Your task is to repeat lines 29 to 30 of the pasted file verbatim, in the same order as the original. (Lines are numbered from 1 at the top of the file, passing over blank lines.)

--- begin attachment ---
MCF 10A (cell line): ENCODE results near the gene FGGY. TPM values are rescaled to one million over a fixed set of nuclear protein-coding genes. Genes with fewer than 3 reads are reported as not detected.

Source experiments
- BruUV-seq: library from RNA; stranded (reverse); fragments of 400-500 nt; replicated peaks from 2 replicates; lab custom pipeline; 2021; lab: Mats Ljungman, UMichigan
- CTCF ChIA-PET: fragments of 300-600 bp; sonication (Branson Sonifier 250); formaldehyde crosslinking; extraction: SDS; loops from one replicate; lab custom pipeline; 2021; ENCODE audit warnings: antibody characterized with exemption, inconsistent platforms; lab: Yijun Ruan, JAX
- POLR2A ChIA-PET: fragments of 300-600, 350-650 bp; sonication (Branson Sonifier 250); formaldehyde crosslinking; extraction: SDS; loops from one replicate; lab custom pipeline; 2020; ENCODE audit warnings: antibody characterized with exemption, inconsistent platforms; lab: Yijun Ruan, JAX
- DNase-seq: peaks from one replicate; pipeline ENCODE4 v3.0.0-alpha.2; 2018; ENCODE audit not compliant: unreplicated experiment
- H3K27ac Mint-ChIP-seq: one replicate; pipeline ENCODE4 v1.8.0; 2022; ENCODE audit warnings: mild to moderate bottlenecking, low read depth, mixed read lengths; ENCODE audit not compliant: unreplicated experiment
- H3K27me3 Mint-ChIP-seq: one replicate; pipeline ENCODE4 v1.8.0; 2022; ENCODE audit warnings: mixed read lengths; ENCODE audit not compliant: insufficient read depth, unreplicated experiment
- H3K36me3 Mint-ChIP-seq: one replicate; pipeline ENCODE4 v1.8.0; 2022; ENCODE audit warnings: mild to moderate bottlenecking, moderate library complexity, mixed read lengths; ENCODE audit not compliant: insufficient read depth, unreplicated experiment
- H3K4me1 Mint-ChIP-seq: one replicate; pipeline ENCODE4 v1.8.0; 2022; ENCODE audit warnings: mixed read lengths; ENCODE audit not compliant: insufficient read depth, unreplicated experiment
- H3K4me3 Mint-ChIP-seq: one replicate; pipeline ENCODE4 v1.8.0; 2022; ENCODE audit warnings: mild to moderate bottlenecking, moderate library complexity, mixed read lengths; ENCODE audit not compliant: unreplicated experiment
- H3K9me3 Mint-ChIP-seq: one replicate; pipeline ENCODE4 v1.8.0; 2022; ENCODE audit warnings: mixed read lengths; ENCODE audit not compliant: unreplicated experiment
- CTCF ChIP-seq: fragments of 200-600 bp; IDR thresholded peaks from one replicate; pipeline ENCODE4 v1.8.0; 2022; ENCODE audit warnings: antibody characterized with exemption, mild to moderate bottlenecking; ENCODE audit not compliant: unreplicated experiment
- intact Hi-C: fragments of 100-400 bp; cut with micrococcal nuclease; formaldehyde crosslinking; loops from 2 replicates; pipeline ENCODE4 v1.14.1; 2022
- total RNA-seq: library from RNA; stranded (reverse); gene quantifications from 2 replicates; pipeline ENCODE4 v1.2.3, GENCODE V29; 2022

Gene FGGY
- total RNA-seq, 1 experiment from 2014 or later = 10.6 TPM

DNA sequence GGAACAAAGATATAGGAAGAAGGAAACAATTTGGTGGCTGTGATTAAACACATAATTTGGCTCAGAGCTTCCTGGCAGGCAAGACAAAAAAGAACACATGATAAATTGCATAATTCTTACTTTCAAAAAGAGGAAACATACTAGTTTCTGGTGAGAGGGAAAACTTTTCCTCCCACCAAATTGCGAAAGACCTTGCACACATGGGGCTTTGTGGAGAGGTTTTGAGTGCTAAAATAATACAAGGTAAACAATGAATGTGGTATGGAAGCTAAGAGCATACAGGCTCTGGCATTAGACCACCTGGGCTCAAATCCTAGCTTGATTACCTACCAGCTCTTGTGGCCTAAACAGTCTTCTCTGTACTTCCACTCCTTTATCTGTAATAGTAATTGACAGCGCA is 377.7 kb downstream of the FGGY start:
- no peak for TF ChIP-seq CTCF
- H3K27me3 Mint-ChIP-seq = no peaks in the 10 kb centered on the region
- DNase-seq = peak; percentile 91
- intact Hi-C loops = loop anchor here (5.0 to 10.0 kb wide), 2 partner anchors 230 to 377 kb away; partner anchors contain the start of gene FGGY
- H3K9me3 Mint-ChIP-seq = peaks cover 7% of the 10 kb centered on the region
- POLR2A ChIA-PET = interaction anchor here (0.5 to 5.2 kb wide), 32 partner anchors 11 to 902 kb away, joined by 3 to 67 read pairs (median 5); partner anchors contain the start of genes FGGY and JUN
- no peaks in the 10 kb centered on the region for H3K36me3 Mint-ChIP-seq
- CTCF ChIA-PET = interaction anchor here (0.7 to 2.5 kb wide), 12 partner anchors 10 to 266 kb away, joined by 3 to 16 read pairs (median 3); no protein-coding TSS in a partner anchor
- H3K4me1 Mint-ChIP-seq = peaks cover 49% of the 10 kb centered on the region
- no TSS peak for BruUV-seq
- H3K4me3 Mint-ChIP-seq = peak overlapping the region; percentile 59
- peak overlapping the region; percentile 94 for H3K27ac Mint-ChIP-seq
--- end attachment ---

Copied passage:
- H3K4me3 Mint-ChIP-seq = peak overlapping the region; percentile 59
- peak overlapping the region; percentile 94 for H3K27ac Mint-ChIP-seq